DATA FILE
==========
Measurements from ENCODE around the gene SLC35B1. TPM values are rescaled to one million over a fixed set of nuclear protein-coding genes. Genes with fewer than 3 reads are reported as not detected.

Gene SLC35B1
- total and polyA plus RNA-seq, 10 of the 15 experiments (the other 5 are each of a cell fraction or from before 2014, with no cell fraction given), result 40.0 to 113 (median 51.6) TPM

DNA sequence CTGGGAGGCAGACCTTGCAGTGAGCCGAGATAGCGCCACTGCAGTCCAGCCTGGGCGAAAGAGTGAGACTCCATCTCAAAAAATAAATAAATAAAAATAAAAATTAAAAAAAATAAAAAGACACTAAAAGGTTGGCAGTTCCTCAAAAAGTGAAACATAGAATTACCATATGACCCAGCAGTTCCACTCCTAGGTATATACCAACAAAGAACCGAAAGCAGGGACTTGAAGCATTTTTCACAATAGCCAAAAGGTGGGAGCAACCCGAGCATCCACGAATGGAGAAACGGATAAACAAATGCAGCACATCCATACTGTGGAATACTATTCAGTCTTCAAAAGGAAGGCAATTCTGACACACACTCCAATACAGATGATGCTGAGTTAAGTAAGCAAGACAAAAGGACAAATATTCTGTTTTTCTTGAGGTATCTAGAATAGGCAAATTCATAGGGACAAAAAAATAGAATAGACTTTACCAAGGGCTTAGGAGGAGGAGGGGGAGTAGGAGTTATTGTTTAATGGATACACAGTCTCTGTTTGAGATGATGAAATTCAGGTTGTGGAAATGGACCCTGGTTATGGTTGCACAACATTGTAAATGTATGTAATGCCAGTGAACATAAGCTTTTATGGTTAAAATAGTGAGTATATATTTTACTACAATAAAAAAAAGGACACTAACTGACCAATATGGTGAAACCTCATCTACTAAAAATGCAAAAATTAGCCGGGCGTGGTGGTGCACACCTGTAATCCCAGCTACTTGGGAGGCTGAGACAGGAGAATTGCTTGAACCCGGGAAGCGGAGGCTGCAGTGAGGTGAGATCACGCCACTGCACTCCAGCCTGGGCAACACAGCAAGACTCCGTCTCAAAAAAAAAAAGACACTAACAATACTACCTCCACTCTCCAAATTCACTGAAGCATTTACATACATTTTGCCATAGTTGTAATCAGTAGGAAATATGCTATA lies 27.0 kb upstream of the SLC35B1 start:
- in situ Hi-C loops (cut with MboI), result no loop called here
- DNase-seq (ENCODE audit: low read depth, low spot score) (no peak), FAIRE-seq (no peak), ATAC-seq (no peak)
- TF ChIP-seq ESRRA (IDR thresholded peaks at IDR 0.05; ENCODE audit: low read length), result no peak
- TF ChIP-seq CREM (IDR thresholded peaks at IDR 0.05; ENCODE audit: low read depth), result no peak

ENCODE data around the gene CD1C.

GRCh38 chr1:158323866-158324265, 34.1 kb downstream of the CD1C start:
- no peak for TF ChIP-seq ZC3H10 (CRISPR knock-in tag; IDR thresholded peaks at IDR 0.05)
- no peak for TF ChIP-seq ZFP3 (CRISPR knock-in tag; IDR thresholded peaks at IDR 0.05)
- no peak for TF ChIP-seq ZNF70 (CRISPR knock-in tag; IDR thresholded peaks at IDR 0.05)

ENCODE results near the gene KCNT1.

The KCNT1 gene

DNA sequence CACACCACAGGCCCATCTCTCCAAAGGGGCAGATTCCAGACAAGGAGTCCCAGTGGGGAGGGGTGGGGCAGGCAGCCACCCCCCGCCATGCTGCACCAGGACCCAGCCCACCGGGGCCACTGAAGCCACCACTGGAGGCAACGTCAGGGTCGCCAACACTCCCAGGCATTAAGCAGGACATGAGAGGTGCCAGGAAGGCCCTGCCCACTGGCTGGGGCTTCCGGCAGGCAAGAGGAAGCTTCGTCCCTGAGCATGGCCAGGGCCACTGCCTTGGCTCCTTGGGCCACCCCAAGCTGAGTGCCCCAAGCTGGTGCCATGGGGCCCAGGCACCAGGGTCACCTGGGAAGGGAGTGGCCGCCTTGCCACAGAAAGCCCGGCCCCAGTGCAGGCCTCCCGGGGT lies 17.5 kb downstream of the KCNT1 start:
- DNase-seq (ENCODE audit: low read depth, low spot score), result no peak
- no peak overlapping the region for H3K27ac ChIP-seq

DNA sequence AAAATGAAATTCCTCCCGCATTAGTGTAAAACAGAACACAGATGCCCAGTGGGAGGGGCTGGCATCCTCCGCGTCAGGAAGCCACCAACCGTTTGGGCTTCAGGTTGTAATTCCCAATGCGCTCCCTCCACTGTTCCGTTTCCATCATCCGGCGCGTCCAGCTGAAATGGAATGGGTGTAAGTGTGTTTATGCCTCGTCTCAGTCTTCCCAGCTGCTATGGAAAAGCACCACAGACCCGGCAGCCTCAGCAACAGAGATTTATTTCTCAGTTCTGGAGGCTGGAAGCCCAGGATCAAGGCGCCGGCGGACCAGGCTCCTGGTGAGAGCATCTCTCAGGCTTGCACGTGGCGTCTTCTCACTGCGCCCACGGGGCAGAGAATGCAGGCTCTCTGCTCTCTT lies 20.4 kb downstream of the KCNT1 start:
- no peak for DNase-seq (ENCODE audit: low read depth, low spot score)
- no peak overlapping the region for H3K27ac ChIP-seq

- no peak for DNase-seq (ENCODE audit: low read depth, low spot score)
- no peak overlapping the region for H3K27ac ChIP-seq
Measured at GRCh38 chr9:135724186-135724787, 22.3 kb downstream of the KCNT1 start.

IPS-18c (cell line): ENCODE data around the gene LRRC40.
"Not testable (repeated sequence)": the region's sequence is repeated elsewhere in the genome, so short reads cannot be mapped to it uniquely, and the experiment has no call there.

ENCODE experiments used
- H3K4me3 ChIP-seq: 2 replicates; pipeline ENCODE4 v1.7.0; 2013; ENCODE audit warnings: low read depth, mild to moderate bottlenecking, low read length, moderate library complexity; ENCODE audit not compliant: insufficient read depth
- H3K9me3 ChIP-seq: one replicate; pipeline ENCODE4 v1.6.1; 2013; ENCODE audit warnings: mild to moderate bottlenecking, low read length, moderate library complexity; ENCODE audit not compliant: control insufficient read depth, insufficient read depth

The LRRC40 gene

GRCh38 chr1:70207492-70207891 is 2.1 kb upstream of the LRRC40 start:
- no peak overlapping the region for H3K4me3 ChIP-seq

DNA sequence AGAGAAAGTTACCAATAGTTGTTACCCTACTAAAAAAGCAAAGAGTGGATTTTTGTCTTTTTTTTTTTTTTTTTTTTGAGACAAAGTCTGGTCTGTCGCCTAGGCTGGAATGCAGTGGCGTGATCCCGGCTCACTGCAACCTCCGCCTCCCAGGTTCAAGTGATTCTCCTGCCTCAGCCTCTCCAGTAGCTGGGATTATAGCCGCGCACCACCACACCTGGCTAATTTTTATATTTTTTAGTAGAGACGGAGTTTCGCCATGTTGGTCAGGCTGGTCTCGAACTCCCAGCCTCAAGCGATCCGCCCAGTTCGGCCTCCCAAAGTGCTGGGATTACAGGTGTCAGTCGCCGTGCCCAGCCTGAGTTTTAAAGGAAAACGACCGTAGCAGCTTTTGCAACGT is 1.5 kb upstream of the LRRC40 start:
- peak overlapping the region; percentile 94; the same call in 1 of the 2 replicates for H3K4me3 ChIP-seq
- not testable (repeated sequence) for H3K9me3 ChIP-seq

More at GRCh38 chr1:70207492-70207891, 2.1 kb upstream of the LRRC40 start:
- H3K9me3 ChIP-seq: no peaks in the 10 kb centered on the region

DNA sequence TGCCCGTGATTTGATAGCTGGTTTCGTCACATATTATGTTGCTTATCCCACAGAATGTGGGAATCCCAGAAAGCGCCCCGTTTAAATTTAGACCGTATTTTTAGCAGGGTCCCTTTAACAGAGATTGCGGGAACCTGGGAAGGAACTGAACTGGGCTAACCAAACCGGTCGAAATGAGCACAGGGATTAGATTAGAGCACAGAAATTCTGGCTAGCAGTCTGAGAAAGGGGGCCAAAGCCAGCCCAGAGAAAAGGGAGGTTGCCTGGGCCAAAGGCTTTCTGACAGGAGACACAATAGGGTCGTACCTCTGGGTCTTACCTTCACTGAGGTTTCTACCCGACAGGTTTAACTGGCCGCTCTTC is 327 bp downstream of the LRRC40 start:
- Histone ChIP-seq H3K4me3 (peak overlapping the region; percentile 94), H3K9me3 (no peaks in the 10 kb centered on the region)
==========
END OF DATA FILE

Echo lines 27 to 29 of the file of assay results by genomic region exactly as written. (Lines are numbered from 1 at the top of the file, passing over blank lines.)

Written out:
ENCODE experiments used
- H3K4me3 ChIP-seq: 2 replicates; pipeline ENCODE4 v1.7.0; 2013; ENCODE audit warnings: low read depth, mild to moderate bottlenecking, low read length, moderate library complexity; ENCODE audit not compliant: insufficient read depth
- H3K9me3 ChIP-seq: one replicate; pipeline ENCODE4 v1.6.1; 2013; ENCODE audit warnings: mild to moderate bottlenecking, low read length, moderate library complexity; ENCODE audit not compliant: control insufficient read depth, insufficient read depth